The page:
For MEE issue spotting, there is an MEE Issue Spotting Practice outline that consists of the last 200+ MEE questions along with the actual issues tested plus with a short answer summary (to enable efficient MEE issue review). If you are very limited in time, there is are MP3 audio files of this issue spotting outline to test yourself as you commute, cook, or work out. I regard issue spotting as the most important part of a passing MEE answer so this outline should significantly contribute to an above-passing MEE score on the upcoming exam. If you do not spot at least half the issues, it is difficult to score enough points to have a passing essay. The best way to learn essay issue spotting is to practice with past MEE questions. Since fact patterns frequently repeat themselves in some form or another, the more fact patterns you examine, the easier issue spotting will become. Accordingly, this outline should significantly contribute to an above-passing MEE score on the upcoming exam.

This Seperac MEE Issue Spotting compendium serves as an excellent way to familiarize yourself with how the questions for each subject are posed, what issues are at play, and what the outcomes are, along with a brief discussion of the answer. For examinees that have practiced essays and are confident their writing and analysis will be satisfactory, this Issue Spotting compendium enables an examinee to efficiently review a wide range of past MEE essays (most likely the most important ones) and their corresponding issues/answers to improve their issue spotting and knowledge. For example, in a post-exam follow-up, in asking what examinees found “LEAST helpful” in their studies, one examinee told me: “I spent a long time writing out whole essays for grading by a “professor”… Because I felt that I was being evaluated by someone and I was submitting a work product, I ended up spending too much time making every essay as perfect as possible. Some of the essays were not MEE style, but simply more complicated with tons more issues. I don’t think that this was a good use of my time. I would have preferred to outline essays or practice spotting issues.”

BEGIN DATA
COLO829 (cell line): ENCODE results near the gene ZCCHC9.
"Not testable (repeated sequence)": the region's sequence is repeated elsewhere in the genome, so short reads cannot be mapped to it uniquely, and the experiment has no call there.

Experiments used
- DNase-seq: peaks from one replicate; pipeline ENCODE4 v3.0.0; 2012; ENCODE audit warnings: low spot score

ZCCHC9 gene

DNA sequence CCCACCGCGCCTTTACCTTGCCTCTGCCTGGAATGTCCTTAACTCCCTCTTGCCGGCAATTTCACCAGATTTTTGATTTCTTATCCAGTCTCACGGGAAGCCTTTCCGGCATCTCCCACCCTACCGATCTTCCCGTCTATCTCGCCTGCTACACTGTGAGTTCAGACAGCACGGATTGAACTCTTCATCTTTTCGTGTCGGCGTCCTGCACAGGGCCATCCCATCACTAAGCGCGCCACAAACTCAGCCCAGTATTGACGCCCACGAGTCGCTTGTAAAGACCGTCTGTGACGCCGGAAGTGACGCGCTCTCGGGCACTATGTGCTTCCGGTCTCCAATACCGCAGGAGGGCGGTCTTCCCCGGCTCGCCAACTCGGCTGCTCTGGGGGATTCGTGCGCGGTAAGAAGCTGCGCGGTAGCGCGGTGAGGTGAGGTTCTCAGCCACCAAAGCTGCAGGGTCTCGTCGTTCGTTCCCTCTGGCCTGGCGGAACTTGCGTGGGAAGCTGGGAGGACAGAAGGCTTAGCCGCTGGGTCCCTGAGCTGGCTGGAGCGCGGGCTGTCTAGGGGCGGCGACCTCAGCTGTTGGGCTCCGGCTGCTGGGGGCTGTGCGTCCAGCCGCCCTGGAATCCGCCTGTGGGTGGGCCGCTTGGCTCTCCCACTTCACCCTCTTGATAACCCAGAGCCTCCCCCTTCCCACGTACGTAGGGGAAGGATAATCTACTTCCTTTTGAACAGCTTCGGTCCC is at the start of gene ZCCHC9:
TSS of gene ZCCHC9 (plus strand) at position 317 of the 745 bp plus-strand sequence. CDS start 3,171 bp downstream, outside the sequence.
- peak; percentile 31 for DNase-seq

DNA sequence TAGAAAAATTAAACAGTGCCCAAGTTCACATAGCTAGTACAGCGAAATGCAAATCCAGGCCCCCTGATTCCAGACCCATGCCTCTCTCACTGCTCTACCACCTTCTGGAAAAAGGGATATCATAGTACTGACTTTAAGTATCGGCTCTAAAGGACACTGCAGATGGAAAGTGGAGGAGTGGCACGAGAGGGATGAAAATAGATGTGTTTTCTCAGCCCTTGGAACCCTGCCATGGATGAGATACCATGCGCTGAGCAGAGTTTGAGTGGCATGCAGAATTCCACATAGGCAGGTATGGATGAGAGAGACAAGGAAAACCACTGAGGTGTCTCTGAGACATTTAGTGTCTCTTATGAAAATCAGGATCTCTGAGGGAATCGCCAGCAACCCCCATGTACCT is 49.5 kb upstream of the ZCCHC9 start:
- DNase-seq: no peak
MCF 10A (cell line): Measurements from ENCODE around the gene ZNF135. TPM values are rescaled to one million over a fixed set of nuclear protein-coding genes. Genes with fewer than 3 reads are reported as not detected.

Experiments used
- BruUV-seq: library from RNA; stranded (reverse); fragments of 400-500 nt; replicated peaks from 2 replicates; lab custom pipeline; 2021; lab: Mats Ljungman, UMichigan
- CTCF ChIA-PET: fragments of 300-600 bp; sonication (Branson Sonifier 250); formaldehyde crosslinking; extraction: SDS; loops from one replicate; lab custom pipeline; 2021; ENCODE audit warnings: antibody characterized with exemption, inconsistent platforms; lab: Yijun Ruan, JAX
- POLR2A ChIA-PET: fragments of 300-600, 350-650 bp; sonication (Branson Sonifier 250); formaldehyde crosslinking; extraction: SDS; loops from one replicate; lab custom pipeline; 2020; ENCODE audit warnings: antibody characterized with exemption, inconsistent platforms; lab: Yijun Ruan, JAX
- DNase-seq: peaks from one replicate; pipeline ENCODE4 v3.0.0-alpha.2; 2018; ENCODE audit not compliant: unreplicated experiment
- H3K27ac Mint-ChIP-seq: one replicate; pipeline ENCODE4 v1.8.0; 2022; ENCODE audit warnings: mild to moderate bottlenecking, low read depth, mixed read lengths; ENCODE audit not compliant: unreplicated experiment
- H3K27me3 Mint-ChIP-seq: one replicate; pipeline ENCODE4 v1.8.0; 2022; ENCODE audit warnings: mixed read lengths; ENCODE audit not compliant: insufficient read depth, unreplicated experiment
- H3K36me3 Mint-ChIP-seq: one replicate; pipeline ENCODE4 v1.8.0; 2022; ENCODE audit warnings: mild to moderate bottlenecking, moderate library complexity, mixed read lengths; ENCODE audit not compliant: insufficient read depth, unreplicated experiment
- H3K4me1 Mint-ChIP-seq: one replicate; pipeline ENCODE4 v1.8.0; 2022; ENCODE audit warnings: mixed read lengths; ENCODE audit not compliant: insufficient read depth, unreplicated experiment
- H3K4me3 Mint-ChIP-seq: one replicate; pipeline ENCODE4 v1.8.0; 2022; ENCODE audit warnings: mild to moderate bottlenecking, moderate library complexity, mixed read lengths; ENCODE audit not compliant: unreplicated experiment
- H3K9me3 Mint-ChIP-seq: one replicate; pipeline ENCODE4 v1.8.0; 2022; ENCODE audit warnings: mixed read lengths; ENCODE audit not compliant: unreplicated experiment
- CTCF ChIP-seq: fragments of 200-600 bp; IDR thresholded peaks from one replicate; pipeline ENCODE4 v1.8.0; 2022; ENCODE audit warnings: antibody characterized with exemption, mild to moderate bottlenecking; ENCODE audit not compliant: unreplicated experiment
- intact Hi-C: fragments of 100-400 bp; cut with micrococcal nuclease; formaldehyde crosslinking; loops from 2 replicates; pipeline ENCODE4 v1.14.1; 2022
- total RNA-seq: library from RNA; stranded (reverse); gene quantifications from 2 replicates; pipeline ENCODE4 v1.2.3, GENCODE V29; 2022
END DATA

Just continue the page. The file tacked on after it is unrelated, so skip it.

This compendium contains every released MEE question from 2002 to July 2017 (with the exception of Negotiable Instruments/Commercial Paper questions which are no longer tested on the MEE exam). This compendium contains 224 MEE questions on the 14 testable MEE subjects: Agency & Partnership, Civil Procedure, Conflict of Laws, Constitutional Law, Contracts, Corporations & LLCs, Criminal Law & Procedure, Evidence, Family Law, Real Property, Secured Transactions, Torts, Trusts, and Wills & Estates. Please note that MEE testing of the MBE subjects (with the exception of Civil Procedure) only began in July 2007, so there are fewer MEE questions for these subjects. The MEE questions in this Issue Spotting Compendium are grouped by subject, with the questions sorted from newest to oldest. Examinees should focus on one subject at a time, reading each question from that subject and then attempting to issue spot (either on paper or in your head). The questions and short answers in this compendium are separated by a page break so an examinee can read each question without any hint of the answer, and the examinee can then go to the answer explanation on the next page to self-assess. The questions for each subject are sorted from most recent to least recent because I regard the more recent exam questions as more important (much like the recently released MBE questions in the OPE 1-4 exams better reflect the current MBE, the recently released MEE questions from 2011-2017 better reflect the current MEE). The Answer Analysis section contains a list of the relevant legal problems tested in the question (which are referred to as “Issues”) along with an answer to each legal problem, and then an Answer Discussion which consists of a brief overview of the answer. The Issue answers are color coded so examinees can quickly determine how the issue was resolved (Red for No, Green for Yes and Blue means Not Applicable). Each Issue reports its assigned score value which provides some insight into how much knowledge and analysis is required for each Issue. For example “POINT 1 (25%)” means that this issue was worth 25% of an examinee’s total score for that essay (and generally should represent about 25% of your writing). If you go to View from the WORD menu, if you check “Navigation pane” in the Show menu, you will see a hyperlinked navigation pane on the left side of the document. This enables you to quickly jump around between questions. As a word document, the document is editable – you can make this document your own by adding or removing text, increasing the font size, changing the margins, or adding comments, special formatting/highlighting. The default font is Times New Roman because this is the font NCBE uses for the MEE questions, but feel free to change it if you prefer something more readable. In addition, examinees can search the document for keywords in the past essay questions and answers. On the Menu/Ribbon, if you go to View, there is a macro button called “Count Words.” If you click on the button, a dialog box will ask “What word do you want to count?” Enter a word or a phrase and then press OK. This MEE Issue Spotting Compendium serves as a well-organized way to familiarize yourself with how the questions for each subject are posed, what issues are at play, and what the outcomes are, along with a brief discussion of the answer. For examinees that have practiced essays and are confident in their writing and analysis, this MEE Issue Spotting Compendium enables an examinee to efficiently review a wide range of past MEE essays (likely the most important ones) and their corresponding issues/answers to improve their issue spotting and knowledge. In addition, there are MP3s of this compendium for each subject on the subscription site. I recommend that examinees alternate between reading this outline and listen to the MP3s of this outline since it is a great way to create different memory impressions in your studies.